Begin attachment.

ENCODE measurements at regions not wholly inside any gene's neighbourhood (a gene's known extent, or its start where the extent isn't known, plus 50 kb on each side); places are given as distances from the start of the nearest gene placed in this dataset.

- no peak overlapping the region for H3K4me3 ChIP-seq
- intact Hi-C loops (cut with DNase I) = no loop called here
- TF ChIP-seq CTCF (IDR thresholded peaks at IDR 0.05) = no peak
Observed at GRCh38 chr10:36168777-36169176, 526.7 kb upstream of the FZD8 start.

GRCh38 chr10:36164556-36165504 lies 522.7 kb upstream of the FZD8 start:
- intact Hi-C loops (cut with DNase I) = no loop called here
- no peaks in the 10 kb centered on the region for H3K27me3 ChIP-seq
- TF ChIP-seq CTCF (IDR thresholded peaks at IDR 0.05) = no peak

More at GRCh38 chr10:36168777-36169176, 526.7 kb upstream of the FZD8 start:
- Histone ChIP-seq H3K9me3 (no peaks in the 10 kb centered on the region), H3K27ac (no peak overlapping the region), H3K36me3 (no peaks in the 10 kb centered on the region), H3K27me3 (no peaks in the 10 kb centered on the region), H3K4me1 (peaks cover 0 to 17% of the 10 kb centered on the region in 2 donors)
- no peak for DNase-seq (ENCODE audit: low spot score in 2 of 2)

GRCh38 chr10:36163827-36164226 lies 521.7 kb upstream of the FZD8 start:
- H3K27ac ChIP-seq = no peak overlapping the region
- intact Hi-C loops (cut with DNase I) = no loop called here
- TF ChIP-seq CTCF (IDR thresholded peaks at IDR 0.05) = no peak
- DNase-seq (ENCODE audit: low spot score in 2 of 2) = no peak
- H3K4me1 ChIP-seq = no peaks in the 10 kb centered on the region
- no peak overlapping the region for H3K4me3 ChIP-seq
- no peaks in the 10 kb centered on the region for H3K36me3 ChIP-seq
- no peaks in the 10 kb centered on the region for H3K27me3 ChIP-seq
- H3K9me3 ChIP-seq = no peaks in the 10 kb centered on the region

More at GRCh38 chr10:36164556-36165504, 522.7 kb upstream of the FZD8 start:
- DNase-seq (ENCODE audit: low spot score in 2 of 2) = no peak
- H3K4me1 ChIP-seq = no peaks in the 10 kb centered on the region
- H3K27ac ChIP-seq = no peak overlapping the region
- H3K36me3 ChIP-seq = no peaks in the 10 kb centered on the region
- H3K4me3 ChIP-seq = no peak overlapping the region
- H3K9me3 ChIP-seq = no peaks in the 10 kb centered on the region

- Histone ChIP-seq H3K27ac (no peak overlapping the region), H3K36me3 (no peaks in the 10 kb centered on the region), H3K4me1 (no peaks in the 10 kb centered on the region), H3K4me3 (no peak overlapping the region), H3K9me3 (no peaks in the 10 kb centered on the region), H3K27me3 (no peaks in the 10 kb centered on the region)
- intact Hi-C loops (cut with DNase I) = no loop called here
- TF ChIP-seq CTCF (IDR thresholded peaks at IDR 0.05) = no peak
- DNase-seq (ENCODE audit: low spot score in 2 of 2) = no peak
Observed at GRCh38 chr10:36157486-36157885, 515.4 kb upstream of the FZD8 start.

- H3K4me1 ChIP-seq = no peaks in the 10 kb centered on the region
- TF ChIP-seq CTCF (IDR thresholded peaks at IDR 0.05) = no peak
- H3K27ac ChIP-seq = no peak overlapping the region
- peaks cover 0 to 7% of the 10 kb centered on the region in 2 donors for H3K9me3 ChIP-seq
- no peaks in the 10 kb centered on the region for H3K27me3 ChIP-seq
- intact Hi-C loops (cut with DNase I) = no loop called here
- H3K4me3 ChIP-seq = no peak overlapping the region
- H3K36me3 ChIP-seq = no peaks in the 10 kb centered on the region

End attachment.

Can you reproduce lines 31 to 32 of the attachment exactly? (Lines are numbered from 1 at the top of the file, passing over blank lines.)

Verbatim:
- intact Hi-C loops (cut with DNase I) = no loop called here
- TF ChIP-seq CTCF (IDR thresholded peaks at IDR 0.05) = no peak